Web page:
We all know the obvious differences between generations – affinity for technology, car preference, and TV volume level – but let’s take a look at how generation Y, generation X, the baby boomers, and the silent generation differ in why and how they tend to buy and sell real estate.
Generation Y (ages 33 and younger):
These youngsters make up the largest portion of home buyers at 31%, and conversely, the smallest portion of sellers at 12%. The greatest barrier of entry to buying a home seen with this group tends to be deferred student loan debt, as it inhibits their ability to save. As you would expect, about three quarters of this demographic are first time home buyers; and they seem to be mostly motivated by a desire to own their own home. At 19% generation Y also has the largest percentage of generations living in urban areas. What neighborhood they choose depends on its quality as well as convenience, with regards to where they work. Most like to think of their household as a promising financial investment and plan to live there for about ten years.
Generation X (ages 34-48):
Accounting for 30% of home buyers and 29% of sellers, generation X is the largest share of both categories. This is the bread winning generation. The average X’er brings home about $98,200, have the largest portion of married couples, and many have underage children living with them. These men and women look to purchase new homes that are larger, in better neighborhoods, and more accessible to their job and children’s schools. 15% of this generation had difficulty saving for a down payment – among them 46% claimed credit card debt was the main reason and 35% deemed student loans the biggest obstacle. Of more permanent residency, those of generation X plan to live in their new home for around 15 years.
The Baby Boomers (ages 49-67):
This era accounts for 30% of recent home buyers and 44% of recent home sellers. The most prevalent reasons people ages 49-67 are selling their homes tend to be: job relocation, large size of current home, desire to be closer to friends and family, and to avoid renovating. Note that 10% of this population had to hold off on selling because their mortgage was more than the value of their home. One fifth of these baby boomers bought a multi-generational home for reasons pertaining to children moving back home (38%), money issues (18%), or a healthcare related matter (15%). This generation is where we start to see ownership of multiple homes (48%) – including investment properties and vacation homes as well. If you had to bet on how long these younger baby boomers will stay in their new homes, put your money on twenty years.
The Silent Generation (ages 68-88)
The elderly make up 9% of home buyers and 16% of today’s sellers. This far into life it isn’t surprising that 98% of them have purchased a home before. At this age it is common to purchase a multi-generational home because of a higher need for assisted living and help with costs. When choosing a house to purchase, the silent generation tends to gravitate to homes smaller than their current one and closer to family and friends. A smaller house at a lower price is most desired at this point in life.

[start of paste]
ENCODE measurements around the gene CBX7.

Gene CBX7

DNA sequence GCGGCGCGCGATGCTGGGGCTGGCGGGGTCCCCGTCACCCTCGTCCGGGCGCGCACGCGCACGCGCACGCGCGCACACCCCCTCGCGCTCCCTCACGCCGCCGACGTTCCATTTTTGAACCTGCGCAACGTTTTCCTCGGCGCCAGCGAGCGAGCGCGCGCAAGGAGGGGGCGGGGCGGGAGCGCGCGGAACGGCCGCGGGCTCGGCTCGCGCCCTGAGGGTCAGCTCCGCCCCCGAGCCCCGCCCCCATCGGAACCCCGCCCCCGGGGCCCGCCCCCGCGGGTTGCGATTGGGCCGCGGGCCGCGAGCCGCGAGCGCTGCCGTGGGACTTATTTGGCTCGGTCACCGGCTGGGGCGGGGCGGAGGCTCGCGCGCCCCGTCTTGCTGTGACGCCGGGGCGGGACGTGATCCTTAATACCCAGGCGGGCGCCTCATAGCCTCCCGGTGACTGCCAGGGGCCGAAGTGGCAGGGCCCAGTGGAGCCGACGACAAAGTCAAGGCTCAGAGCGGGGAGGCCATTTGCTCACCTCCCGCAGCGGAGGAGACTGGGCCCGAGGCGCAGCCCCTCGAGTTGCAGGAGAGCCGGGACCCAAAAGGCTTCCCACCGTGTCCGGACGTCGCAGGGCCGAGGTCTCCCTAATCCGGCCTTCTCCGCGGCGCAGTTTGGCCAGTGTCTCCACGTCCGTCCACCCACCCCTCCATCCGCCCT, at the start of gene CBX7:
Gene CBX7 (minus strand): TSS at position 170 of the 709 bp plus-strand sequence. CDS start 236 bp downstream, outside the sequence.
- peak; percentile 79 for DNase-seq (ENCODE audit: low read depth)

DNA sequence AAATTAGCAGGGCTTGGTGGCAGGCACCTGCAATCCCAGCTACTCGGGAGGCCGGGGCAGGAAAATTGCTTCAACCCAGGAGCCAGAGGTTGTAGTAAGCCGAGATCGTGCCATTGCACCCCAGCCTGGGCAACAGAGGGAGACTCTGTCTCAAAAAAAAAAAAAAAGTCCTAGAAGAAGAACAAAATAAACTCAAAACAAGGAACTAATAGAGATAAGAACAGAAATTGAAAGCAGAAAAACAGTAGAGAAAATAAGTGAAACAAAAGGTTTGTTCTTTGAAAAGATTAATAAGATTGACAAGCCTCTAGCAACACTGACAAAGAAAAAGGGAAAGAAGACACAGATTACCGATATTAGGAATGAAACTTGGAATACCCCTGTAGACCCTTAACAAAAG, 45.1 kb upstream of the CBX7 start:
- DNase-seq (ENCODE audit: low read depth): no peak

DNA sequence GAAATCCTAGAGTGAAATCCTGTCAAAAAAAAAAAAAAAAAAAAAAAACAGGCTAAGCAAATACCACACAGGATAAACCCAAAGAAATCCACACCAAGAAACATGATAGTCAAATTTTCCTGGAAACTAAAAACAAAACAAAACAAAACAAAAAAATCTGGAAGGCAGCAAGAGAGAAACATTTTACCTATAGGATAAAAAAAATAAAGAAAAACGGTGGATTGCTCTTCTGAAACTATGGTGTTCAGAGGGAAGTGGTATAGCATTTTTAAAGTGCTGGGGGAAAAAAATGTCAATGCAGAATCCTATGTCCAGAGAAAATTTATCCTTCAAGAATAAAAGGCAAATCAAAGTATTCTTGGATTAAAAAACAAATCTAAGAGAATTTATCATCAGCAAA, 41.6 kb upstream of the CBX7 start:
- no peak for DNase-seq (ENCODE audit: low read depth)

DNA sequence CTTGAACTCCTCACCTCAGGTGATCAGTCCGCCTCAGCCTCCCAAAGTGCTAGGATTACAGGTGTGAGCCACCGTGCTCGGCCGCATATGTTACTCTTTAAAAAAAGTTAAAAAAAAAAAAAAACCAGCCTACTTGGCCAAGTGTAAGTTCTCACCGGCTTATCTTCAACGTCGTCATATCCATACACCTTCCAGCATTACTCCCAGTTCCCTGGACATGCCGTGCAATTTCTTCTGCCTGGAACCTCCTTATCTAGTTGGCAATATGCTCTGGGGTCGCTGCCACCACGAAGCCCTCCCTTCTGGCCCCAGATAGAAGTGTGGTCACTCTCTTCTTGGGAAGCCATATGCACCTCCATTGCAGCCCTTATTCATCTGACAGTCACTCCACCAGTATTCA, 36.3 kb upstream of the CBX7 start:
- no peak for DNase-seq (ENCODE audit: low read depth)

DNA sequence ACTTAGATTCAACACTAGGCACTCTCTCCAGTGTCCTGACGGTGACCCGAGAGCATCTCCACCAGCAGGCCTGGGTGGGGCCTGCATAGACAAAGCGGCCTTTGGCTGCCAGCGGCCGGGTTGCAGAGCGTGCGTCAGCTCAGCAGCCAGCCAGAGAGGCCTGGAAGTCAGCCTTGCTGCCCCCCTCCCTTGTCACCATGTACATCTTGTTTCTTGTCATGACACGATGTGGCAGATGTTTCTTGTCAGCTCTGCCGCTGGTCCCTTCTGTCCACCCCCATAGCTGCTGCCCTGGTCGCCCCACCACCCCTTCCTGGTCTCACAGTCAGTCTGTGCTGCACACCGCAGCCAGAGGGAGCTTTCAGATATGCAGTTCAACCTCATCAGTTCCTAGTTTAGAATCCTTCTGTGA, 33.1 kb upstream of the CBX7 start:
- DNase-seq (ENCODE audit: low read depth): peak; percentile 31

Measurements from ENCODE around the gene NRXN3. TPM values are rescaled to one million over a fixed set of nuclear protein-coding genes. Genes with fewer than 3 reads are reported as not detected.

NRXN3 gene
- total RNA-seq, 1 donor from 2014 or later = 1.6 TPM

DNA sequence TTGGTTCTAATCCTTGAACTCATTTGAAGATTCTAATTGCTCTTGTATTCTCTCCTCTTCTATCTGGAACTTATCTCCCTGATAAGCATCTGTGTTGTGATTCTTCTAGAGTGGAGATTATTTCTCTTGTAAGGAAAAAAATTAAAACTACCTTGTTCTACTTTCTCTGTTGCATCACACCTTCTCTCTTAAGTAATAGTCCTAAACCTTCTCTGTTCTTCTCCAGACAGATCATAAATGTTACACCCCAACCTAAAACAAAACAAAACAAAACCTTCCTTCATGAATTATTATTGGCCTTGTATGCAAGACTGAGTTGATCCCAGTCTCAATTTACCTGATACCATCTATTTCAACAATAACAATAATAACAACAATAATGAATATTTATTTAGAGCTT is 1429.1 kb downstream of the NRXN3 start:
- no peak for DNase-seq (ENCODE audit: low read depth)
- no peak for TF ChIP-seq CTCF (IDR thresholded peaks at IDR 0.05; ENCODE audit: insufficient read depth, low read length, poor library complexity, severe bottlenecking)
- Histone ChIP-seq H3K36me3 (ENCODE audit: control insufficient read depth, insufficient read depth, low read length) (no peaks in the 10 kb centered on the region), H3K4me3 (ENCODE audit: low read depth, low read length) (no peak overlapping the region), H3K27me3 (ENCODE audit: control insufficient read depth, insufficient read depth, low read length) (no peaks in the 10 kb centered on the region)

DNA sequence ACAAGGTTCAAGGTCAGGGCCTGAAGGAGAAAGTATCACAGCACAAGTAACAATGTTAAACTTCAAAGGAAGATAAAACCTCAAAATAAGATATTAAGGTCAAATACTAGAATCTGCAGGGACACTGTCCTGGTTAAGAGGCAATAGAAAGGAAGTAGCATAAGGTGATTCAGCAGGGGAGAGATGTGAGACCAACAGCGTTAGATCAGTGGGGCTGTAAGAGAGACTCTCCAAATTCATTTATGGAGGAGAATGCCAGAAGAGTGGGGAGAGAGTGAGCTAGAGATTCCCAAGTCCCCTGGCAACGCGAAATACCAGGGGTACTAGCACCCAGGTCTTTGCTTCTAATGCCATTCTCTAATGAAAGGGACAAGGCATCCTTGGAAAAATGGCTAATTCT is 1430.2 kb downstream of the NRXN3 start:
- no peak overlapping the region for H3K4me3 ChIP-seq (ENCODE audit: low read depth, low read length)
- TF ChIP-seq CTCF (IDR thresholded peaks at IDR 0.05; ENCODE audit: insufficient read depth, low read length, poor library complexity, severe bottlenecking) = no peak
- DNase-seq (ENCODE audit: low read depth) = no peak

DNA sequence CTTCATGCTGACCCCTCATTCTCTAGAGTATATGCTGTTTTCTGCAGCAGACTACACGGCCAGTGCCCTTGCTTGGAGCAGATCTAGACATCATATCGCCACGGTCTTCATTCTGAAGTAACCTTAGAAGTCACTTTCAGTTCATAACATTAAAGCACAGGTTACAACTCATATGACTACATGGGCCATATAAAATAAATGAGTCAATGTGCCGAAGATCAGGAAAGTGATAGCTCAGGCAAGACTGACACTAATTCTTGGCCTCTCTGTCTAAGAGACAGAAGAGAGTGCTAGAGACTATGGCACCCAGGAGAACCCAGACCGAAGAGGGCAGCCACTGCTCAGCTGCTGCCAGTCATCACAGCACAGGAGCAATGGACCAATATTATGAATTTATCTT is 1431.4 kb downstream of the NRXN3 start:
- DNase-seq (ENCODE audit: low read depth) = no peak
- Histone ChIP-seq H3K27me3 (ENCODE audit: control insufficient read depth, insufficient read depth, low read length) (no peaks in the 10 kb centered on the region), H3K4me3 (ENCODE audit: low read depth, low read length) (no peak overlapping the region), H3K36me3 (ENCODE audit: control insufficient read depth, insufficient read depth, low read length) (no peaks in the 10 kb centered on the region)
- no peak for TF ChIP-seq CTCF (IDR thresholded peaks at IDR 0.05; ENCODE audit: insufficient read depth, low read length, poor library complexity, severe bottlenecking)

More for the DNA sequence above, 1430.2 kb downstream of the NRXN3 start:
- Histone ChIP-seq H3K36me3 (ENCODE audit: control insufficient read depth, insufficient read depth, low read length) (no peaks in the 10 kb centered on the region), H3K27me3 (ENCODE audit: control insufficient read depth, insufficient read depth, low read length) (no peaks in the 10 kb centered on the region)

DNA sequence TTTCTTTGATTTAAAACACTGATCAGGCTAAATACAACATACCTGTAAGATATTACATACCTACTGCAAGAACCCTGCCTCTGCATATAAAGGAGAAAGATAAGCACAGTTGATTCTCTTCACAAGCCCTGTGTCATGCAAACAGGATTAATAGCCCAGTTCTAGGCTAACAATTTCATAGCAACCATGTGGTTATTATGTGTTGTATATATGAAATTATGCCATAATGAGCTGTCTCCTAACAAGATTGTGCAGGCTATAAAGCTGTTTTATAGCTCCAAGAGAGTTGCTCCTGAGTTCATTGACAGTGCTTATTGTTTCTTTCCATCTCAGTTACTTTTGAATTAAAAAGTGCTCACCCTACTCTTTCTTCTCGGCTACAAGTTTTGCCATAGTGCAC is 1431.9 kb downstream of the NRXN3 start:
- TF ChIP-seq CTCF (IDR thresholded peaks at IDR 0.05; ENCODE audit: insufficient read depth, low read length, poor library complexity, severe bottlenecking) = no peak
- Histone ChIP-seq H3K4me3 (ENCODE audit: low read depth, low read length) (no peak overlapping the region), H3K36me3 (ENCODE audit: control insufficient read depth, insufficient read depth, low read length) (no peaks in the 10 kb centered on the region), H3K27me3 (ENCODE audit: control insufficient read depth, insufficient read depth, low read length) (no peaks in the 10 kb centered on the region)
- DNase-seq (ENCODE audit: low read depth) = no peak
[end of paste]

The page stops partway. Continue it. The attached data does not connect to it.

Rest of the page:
Across all generations, the first action taken towards buying a home starts on the internet. Taking a deeper look, generation Y is most likely to search the web for information regarding home buying procedures -while the silent generation is more likely to utilize an agent they have worked with before. The influence of technology and social media will lead younger generations to their agents through family, friends, and neighbor referrals. Over 50% of generation X and Y buyers used some sort of mobile device in their search for a home. Throughout all the generations, 88% of buyers financed their home (the silent generation had the smallest portion that financed their home at 55%).
As an agent you can employ this information to key in on generational differences and determine how to best cater to your target audience. For instance, if generation Y is your target, it would be intelligent to recognize the importance of a strong web presence and to understand the nature of family and friend referrals. Older generations want to downsize the price and square footage of their home, while moving closer to family and friends all at the same time. Much the opposite, younger generations are seeking investment opportunities and the satisfaction of finally owning their own home.
We all vary greatly in the subtle nuances that define our personal preference and taste, especially when it comes to home buying/selling, but if we can begin to understand how and why our clients make more common decisions (such as how they look for properties, or why they are considering buying/selling) we will be able to acquire more business by being in the right place at the right time AND more importantly we will be able to better serve our existing clients.
John is the Vice President here at JohnHart, and as such is responsible for managing and directing the firm towards obtaining its ultimate goals.
He is also one of our main contributors on the Blog. (please see his profile page on the main site for more information.)